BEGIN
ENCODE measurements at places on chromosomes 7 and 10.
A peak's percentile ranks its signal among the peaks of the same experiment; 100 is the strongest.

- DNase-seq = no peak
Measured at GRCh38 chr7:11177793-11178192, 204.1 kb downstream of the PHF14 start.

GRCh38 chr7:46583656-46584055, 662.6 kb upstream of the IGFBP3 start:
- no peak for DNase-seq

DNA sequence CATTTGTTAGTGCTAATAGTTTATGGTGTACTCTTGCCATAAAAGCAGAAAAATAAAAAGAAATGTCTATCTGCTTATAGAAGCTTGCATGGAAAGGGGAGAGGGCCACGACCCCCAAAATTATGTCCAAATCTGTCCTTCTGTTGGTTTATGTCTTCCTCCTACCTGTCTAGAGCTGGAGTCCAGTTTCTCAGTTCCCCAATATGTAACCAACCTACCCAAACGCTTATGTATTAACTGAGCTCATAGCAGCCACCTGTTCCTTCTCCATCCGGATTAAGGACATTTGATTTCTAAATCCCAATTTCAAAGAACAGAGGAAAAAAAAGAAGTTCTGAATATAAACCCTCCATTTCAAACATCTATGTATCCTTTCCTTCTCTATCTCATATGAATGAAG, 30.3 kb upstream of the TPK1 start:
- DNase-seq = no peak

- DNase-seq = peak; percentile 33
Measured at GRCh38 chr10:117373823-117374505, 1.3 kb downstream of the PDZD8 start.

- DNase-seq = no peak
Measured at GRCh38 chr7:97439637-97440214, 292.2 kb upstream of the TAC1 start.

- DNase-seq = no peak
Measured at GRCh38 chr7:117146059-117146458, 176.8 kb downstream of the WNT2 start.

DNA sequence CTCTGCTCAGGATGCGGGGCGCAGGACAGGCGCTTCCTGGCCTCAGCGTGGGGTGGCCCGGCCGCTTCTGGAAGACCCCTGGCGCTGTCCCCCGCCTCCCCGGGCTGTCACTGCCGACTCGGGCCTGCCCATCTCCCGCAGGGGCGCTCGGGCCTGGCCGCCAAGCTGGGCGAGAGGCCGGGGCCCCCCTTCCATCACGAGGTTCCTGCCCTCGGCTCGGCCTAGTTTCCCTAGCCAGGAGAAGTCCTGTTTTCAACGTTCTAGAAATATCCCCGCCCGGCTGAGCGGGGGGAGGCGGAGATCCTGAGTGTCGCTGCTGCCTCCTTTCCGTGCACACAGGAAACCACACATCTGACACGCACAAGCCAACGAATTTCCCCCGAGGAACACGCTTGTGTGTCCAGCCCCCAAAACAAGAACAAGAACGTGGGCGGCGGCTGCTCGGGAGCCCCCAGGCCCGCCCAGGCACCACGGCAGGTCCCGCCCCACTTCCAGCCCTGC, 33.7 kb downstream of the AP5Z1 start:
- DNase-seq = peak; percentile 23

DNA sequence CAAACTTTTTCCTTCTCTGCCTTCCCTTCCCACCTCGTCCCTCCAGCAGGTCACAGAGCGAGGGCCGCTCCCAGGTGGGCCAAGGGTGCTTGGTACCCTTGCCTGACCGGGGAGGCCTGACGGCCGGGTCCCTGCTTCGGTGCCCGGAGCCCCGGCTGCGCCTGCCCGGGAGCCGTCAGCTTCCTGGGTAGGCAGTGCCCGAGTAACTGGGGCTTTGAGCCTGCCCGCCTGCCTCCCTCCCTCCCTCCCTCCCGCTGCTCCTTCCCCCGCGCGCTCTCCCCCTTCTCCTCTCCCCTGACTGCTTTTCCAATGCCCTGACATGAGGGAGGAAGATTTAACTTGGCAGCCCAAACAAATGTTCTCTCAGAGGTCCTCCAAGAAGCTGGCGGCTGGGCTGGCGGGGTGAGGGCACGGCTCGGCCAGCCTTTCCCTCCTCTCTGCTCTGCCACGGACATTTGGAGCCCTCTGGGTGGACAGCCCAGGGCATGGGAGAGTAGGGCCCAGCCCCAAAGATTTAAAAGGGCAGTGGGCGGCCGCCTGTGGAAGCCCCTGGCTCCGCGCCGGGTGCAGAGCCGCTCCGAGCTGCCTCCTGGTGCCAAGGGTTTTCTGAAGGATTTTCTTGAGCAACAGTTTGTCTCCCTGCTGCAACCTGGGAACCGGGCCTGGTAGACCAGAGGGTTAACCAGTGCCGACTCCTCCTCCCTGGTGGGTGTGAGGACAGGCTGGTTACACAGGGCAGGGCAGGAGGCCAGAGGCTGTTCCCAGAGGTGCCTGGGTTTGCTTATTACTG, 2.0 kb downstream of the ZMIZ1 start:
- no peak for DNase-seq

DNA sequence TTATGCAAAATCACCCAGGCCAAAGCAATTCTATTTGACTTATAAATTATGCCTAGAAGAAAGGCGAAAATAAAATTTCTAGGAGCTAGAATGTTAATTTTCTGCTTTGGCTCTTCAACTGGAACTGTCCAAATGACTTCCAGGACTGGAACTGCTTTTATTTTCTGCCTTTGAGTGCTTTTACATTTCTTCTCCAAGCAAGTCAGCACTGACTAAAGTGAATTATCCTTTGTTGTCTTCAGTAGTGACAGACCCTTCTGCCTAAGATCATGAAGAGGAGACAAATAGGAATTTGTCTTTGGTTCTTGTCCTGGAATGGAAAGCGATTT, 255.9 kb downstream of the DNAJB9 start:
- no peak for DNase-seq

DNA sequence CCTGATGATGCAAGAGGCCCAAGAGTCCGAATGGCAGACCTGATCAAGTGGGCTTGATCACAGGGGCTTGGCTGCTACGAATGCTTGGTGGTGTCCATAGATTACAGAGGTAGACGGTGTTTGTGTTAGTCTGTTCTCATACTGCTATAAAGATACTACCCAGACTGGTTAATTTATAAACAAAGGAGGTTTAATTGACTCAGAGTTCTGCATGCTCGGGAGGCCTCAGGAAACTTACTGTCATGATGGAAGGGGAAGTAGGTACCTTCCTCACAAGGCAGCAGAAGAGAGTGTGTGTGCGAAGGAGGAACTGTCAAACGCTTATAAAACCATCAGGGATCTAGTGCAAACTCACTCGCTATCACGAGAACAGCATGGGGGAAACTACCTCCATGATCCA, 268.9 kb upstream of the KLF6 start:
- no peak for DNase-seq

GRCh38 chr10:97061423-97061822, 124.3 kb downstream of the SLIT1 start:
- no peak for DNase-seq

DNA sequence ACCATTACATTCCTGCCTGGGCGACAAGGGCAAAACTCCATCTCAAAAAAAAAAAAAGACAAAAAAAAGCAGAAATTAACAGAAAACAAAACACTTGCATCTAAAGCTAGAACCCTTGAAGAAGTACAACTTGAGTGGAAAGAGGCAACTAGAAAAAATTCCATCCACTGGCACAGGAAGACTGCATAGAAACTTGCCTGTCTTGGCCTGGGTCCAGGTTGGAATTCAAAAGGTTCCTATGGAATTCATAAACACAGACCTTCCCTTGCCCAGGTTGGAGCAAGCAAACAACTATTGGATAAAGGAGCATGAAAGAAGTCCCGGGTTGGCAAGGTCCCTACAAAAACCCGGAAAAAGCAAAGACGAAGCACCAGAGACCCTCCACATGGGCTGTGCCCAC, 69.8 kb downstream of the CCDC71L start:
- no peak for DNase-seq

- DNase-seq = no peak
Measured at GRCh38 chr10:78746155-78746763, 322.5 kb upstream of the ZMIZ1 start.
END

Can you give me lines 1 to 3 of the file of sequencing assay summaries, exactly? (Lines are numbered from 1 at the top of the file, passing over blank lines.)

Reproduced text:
ENCODE measurements at places on chromosomes 7 and 10.
A peak's percentile ranks its signal among the peaks of the same experiment; 100 is the strongest.

- DNase-seq = no peak